Greenwich Labour decide wealthy should be able to stay in Council housing

In a response to government proposals to force wealthy Council tenants to either pay market rents or move, Greenwich’s Labour Council has argued that high earners should not be forced to pay proper rents as it will reduce their disposable income. 

In a formal response to the Coalition Government’s consultation on its ‘Pay to Stay’ proposals, Cabinet Member Steve Offord opposed the scheme giving six reasons including the completely contradictory statements that the scheme will:

  • Encourage high earners to leave a community (which will be detrimental to sustaining mixed communities).
  • “Reduce the ability of high earners to save a deposit and enter the home ownership market by reducing their disposable income.”

The Pay to Stay proposals suggested that Council tenants on high salaries would be asked to pay a fair level of rent for the privilege of living in a social home.  The level of income suggested as a high salary was between £60,000 and £100,000 but Greenwich Council’s response made no attempt to address whether residents earning this sort of money deserved the lower rents enjoyed by Council tenants.

Leader of Greenwich Conservatives Cllr Spencer Drury said “I am deeply disappointed that Greenwich’s Labour Council has once again let down our residents by failing to make a proper response to the Government’s plans.   It seems to me only right that individuals earning in excess of £60,000pa should pay a proper rent if they choose to live in Council housing.  I can see no reason why the rest of us should pay more tax allowing well-off people to enjoy a lower rent.  Many families on much lower incomes struggle to pay mortgages or rent in the private sector but Labour seems content to keep subsidising these wealthy individuals.”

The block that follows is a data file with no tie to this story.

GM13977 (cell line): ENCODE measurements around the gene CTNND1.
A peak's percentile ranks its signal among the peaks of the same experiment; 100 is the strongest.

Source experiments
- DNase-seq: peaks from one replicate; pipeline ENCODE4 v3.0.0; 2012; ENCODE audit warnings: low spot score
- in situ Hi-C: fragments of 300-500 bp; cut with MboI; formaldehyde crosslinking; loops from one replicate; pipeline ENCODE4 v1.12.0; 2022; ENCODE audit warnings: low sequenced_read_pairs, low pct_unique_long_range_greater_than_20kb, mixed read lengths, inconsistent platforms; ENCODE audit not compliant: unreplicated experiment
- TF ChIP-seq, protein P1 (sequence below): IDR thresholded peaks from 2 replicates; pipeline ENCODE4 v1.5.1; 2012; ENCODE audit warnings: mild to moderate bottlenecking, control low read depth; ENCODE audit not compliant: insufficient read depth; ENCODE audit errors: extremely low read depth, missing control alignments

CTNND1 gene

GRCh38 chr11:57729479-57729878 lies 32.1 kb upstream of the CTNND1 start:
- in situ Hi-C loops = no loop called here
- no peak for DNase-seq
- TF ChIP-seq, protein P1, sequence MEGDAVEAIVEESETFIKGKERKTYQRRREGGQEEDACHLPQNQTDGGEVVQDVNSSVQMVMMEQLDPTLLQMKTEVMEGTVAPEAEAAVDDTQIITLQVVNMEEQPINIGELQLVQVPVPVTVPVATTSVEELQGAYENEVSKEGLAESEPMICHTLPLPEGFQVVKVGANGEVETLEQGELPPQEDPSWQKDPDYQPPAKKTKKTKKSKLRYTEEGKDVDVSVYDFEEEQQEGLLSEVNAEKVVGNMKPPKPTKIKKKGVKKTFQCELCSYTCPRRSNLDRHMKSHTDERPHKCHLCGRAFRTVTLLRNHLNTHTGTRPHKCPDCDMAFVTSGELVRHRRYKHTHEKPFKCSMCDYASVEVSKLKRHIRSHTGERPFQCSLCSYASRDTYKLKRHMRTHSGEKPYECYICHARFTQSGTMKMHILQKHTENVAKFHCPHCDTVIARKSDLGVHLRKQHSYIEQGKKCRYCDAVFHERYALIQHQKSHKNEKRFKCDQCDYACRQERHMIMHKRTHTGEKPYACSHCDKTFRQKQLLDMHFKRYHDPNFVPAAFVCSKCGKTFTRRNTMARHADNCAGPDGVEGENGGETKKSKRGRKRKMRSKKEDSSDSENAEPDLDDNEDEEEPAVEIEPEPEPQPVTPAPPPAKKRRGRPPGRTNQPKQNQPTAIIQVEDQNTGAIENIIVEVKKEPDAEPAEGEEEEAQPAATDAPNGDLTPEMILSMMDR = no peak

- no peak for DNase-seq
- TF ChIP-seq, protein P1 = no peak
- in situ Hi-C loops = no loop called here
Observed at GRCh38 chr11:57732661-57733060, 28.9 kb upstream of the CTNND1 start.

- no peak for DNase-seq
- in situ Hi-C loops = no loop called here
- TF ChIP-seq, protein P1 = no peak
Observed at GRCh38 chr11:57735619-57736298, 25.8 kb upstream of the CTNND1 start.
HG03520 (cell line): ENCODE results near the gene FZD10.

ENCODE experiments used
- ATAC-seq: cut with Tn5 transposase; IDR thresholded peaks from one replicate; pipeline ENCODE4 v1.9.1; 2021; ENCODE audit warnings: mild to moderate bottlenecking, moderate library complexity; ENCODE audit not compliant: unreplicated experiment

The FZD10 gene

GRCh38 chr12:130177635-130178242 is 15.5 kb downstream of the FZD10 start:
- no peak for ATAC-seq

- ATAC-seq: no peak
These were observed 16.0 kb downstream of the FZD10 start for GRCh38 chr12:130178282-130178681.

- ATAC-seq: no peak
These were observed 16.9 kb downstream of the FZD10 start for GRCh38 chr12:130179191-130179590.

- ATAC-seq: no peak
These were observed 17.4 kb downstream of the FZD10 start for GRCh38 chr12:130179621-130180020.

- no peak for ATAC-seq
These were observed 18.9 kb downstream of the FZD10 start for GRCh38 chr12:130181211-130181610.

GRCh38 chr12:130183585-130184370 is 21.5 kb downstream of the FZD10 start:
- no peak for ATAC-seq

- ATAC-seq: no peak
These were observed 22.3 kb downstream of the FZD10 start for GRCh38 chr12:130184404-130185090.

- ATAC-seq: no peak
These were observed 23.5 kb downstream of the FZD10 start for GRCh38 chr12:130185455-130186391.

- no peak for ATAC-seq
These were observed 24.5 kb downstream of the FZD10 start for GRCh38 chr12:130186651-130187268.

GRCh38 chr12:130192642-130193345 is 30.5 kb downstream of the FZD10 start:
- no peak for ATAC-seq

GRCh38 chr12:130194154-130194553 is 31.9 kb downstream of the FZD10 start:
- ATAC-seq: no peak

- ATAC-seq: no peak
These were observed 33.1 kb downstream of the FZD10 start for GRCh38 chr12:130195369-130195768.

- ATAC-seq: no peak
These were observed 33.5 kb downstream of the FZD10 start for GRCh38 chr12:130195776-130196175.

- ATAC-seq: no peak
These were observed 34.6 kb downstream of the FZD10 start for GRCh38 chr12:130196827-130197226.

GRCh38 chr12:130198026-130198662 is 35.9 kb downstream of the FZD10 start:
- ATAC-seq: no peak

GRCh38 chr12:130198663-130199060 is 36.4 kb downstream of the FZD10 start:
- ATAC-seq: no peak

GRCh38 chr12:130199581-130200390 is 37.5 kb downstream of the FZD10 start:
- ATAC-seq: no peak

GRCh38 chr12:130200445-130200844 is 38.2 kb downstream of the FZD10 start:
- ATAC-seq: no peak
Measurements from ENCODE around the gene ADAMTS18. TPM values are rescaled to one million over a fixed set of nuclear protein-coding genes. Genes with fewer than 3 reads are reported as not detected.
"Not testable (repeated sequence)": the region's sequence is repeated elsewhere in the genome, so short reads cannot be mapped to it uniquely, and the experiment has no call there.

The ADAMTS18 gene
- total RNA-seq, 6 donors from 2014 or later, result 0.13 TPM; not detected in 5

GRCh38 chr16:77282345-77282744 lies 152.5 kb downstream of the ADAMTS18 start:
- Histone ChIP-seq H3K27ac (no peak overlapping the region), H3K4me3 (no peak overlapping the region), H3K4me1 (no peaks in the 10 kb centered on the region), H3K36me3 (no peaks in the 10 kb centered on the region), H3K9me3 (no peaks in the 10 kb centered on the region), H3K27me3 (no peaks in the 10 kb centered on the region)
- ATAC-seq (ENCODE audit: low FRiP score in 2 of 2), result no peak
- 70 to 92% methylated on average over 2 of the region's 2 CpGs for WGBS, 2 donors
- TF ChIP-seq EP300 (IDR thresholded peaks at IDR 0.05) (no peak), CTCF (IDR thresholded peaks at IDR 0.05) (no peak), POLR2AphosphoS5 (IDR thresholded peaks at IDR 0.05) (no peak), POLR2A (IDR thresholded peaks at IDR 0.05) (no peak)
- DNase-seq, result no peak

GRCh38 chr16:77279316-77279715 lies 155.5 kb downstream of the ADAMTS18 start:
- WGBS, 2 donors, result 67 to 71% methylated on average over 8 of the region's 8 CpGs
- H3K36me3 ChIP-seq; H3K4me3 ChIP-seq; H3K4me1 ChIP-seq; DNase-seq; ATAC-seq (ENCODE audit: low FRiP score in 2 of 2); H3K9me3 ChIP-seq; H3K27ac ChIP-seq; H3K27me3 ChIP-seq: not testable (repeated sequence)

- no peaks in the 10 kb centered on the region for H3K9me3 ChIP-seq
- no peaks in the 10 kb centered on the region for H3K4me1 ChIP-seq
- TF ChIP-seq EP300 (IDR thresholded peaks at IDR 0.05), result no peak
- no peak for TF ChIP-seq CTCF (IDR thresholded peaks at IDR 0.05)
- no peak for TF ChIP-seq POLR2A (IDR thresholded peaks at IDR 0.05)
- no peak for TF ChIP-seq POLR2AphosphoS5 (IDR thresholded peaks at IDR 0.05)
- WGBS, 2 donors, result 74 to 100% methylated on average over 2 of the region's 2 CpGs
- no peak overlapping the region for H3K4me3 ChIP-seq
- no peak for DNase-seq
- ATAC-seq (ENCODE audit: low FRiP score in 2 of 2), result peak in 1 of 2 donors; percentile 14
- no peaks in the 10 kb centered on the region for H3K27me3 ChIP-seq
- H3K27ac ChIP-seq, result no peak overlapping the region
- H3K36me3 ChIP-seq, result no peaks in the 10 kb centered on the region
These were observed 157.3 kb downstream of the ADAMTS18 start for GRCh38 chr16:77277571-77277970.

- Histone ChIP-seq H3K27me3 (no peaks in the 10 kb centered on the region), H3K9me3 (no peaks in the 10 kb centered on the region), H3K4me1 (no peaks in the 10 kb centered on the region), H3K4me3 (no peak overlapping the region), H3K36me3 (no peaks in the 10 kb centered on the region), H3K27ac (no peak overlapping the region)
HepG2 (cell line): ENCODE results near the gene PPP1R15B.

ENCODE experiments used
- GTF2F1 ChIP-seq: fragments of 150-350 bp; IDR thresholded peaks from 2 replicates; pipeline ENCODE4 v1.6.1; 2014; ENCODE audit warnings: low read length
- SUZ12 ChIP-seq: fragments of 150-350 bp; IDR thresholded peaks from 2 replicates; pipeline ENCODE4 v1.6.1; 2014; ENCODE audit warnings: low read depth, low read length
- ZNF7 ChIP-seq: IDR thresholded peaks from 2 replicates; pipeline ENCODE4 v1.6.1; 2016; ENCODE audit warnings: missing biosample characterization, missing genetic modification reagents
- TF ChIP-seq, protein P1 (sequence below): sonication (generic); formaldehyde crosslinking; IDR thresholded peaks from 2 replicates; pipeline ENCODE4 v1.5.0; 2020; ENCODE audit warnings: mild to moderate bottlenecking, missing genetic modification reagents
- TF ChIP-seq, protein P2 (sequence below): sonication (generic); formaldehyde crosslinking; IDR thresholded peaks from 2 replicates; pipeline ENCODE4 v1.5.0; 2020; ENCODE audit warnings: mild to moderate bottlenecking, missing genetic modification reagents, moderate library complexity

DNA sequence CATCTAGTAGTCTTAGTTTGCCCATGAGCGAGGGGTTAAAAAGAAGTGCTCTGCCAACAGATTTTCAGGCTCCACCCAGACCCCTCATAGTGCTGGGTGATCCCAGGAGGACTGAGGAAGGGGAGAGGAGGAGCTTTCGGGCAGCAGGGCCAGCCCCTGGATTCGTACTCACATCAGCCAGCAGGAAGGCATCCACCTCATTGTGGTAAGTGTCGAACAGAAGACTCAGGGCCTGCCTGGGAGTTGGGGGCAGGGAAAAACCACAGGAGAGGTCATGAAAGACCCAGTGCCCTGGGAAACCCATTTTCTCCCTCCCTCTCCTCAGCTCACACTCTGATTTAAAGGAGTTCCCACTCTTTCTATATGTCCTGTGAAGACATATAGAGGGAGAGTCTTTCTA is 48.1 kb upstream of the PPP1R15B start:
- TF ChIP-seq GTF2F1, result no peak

“This attitude means that Greenwich residents on a waiting list for their own home will have to wait longer while wealthy individuals continue to enjoy unjustifiably cheap housing.  Once again Conservative proposals to benefit poorer local residents are being rejected on purely partisan political grounds rather than what is good for the residents of the borough.”

Toni Hale, who lives in Charlton, said “I am a Council tenant and would welcome higher earners paying the going rate for rent even if they are in council housing.  I would hope if I was earning this amount, I would decide to buy my home and still enjoy living in the community where I reside. People who are on a lower income struggling in private accommodation do not get any of these benefits of a lower rent, then why should higher earners in Council properties?”